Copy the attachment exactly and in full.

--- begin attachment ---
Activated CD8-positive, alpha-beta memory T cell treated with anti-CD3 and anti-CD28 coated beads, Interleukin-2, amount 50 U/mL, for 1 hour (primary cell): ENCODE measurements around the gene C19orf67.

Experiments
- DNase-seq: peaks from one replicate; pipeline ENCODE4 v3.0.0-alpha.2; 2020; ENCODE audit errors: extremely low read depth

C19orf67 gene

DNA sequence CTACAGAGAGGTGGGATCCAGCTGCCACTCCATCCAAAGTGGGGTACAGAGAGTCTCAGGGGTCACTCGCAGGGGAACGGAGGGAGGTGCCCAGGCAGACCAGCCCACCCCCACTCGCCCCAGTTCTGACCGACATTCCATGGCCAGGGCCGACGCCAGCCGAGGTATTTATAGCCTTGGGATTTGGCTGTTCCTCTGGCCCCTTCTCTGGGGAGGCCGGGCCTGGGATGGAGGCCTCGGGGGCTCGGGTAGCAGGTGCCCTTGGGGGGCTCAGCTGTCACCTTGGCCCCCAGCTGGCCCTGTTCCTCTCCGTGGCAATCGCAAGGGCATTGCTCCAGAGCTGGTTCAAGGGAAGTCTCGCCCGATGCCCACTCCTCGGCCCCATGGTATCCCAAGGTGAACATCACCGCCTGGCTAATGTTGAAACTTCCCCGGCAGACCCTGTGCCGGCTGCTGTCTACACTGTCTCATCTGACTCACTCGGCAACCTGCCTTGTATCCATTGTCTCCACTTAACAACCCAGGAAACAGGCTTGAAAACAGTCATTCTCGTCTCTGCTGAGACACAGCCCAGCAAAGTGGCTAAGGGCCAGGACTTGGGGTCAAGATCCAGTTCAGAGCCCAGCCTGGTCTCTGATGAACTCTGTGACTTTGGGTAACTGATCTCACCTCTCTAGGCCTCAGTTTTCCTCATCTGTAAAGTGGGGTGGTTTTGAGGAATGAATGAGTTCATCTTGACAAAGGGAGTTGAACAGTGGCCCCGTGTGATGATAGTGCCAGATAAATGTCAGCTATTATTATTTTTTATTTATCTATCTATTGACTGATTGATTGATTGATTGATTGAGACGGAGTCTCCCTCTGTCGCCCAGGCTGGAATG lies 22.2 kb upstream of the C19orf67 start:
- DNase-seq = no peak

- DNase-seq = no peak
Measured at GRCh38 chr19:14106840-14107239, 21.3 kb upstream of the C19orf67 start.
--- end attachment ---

Activated CD8-positive, alpha-beta memory T cell treated with anti-CD3 and anti-CD28 coated beads, Interleukin-2, amount 50 U/mL, for 1 hour (primary cell): ENCODE measurements around the gene C19orf67.

Experiments
- DNase-seq: peaks from one replicate; pipeline ENCODE4 v3.0.0-alpha.2; 2020; ENCODE audit errors: extremely low read depth

C19orf67 gene

DNA sequence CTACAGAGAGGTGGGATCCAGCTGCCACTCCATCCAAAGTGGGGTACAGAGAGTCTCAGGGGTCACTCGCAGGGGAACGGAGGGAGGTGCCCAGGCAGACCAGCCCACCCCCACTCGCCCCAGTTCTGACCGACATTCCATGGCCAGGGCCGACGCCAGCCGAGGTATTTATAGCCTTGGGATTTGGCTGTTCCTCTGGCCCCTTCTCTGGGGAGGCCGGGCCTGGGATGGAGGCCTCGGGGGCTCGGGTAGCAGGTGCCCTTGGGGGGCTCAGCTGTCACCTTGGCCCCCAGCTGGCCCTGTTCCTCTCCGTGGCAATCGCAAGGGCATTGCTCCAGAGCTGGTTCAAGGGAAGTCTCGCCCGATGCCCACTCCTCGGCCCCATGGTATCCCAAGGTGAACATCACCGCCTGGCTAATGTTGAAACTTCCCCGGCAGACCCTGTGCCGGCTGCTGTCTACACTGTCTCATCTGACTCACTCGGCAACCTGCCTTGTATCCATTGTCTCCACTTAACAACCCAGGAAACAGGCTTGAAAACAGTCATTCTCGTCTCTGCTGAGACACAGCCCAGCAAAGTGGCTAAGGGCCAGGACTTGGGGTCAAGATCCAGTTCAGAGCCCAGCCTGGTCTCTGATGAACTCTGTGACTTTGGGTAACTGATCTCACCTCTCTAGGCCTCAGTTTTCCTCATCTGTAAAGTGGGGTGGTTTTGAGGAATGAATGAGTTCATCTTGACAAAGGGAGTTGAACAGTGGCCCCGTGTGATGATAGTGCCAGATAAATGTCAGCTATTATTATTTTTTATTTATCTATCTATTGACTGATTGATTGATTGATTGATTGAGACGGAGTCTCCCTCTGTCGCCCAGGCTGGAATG lies 22.2 kb upstream of the C19orf67 start:
- DNase-seq = no peak

- DNase-seq = no peak
Measured at GRCh38 chr19:14106840-14107239, 21.3 kb upstream of the C19orf67 start.